His body ached like that of a broken man as he cowered behind the Ashwattha tree. His eyes were wild as he listened for footsteps but he could hear nothing over his own desperate breathing. He knew his hunters weren’t far behind. They were playing with him, tormenting his already troubled mind. He lay there trapped like a tiger surrounded by man, greedy for satisfaction and a feeling of self-empowerment. Only he didn’t feel like a tiger. He wasn’t strong or muscular and he would rather avoid conflict than leap in head first.
He glanced down at the sari which lay like a defeated, bloody burial sheet around his body. The radiant gold now resembled tarnished bronze and the bold red was lost among his own blood. What had once been his secret joy, he now wore like a mantel of deep shame.
He thought back to all the days growing up, when he would take his mother’s best sari from her room and go into the fields where he could be alone. He would ceremoniously wrap the delicious Banarasi silk around his slight frame, pleating the material again and again before neatly tucking it into the gentle petticoat. He often lost track of time, lost in a world of perfect make believe where he was Anuja, not Anuj.
In those few precious moments, he had been free. He could fly, soaring high in the sky like a majestic Kite, drunk on fantasy. He had been in control, the hunter instead of the hunted. His pursuit a feeling of belonging rather than a beast, his kill the victory over self-loathing and fear. Out there he could be true, out there he could throw off the shackles. There was no ostentatious parade, no catwalk through the long grass, just the quiet thrill of being righted.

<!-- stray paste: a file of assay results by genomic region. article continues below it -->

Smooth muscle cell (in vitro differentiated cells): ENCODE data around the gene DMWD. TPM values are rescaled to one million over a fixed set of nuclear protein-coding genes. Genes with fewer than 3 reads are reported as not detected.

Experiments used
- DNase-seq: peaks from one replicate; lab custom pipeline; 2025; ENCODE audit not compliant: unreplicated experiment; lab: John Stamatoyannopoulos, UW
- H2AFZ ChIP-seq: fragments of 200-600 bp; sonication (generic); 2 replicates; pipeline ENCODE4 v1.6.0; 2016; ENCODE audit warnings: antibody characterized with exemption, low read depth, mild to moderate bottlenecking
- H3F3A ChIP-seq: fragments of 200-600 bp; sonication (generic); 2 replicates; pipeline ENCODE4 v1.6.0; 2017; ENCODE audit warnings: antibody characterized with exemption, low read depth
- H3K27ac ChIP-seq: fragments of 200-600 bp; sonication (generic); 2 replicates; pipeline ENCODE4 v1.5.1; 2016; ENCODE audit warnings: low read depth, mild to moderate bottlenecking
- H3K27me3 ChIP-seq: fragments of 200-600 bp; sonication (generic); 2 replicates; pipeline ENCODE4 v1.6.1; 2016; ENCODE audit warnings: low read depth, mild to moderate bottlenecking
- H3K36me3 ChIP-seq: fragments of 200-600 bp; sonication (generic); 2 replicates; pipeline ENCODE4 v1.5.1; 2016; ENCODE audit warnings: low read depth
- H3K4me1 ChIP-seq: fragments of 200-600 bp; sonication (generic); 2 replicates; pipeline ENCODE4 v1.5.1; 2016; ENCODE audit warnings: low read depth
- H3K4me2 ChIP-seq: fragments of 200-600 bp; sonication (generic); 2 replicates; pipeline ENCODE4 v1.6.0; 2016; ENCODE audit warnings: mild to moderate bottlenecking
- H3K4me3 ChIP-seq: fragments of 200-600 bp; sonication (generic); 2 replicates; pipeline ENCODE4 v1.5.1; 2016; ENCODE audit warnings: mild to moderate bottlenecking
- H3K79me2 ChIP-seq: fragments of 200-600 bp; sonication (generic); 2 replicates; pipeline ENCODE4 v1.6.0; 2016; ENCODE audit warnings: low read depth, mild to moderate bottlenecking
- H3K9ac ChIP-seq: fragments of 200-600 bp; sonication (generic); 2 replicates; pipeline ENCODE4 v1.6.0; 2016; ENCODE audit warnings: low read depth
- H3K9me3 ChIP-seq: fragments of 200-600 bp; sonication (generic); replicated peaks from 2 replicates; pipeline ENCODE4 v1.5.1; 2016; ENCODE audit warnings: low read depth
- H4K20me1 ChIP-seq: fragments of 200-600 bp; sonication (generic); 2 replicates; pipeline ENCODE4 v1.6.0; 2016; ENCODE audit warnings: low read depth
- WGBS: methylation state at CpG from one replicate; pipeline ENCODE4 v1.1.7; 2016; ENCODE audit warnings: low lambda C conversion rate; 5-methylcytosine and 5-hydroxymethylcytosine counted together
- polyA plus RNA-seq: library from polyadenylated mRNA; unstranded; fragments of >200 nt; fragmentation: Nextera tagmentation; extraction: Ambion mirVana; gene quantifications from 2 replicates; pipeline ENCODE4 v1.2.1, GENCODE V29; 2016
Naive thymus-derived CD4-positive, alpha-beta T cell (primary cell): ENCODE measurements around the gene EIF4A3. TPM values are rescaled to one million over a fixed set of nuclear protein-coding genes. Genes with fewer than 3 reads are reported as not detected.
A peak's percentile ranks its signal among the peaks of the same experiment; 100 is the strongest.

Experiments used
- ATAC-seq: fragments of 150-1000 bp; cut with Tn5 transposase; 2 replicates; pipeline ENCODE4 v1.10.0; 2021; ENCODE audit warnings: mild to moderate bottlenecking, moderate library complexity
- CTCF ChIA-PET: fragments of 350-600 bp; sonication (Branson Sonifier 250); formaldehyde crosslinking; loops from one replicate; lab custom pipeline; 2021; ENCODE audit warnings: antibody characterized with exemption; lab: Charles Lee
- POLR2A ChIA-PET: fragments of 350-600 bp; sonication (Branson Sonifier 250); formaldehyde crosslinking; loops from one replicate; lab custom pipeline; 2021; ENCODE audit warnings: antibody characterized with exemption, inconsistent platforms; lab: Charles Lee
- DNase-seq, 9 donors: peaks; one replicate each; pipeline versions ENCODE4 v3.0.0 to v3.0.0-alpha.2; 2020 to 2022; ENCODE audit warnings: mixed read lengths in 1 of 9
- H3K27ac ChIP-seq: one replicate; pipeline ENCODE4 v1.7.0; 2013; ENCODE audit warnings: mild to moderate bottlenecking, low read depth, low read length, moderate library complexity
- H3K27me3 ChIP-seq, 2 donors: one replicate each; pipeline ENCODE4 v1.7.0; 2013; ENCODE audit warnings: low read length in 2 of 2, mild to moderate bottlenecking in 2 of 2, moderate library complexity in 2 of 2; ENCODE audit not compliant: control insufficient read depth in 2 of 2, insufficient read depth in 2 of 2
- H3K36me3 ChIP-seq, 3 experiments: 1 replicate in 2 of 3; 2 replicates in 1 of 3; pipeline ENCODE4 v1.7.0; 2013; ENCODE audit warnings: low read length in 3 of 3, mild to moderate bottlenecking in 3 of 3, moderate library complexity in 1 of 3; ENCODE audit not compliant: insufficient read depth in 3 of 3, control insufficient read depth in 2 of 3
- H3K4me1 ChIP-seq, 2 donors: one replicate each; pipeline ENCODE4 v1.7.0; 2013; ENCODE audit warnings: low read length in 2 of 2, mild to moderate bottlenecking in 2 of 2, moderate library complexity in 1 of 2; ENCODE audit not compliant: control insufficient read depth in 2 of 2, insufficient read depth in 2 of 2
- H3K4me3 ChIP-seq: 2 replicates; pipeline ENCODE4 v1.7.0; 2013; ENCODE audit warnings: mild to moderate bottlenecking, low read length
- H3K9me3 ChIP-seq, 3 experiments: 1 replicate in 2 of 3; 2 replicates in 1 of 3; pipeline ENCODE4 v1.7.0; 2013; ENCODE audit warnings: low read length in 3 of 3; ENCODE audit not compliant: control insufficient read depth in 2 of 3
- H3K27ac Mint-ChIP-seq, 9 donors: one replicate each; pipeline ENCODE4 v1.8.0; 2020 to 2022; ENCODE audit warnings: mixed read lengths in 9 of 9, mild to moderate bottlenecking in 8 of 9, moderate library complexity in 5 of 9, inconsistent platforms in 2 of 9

He looked up at the blue sky, the ever punishing sun beating down on his battered body. The leaves of the tree glared down at him accusingly and the never-ending roots reached for him, almost teasing him in his desire to be re-born. Salty beads of sweat dripped into his eyes and he wiped them with the back of his filthy hand. The rusty taste of blood was all-consuming and his fingers slowly traced over his ribs. He winced at the pain and then looked down at his hand, now covered in the rich, sticky blood that was making its way out of the deep wound in his side.
Even if his chasers didn’t find him, he knew he didn’t have long left. He was too far from the village to seek help and it would be nightfall soon. Leopards had been spotted in these parts and they would soon be on the hunt for nourishment. Anuj closed his eyes, almost willing death on. He wondered now if he had chosen to be caught out, the thought of his impending wedding too much to bear.
Suddenly his eyes flew open at the sound of shouts and laughter. He listened as they got closer, his tormentors calling for him. Closer now, he heard one smacking his lips together and calling out ‘Hijra’. He had never sold his body for sex and never would but he knew they didn’t care. All they saw was a freak, a deviant who deserved to be chastised. After the initial beating in front of many of the villagers, he had been chased out into the wild. The game was on.
As his persecutors rounded the imposing tree, the noise swelled until it reached into his very soul. His now weary eyes rested on his older brother, his face full of disgust and shame. His strong hand firmly gripped the machete which Anuj had feared for so long. The sound of chanting and hissing filled his ears but his mind fell silent. A calm washed over him as he accepted his fate, for surely no pain could be as bad as the pain he had endured all his life.
He had been born in the wrong place, at the wrong time and in the wrong body. A woman trapped within the prison of bones and flesh, with no way out.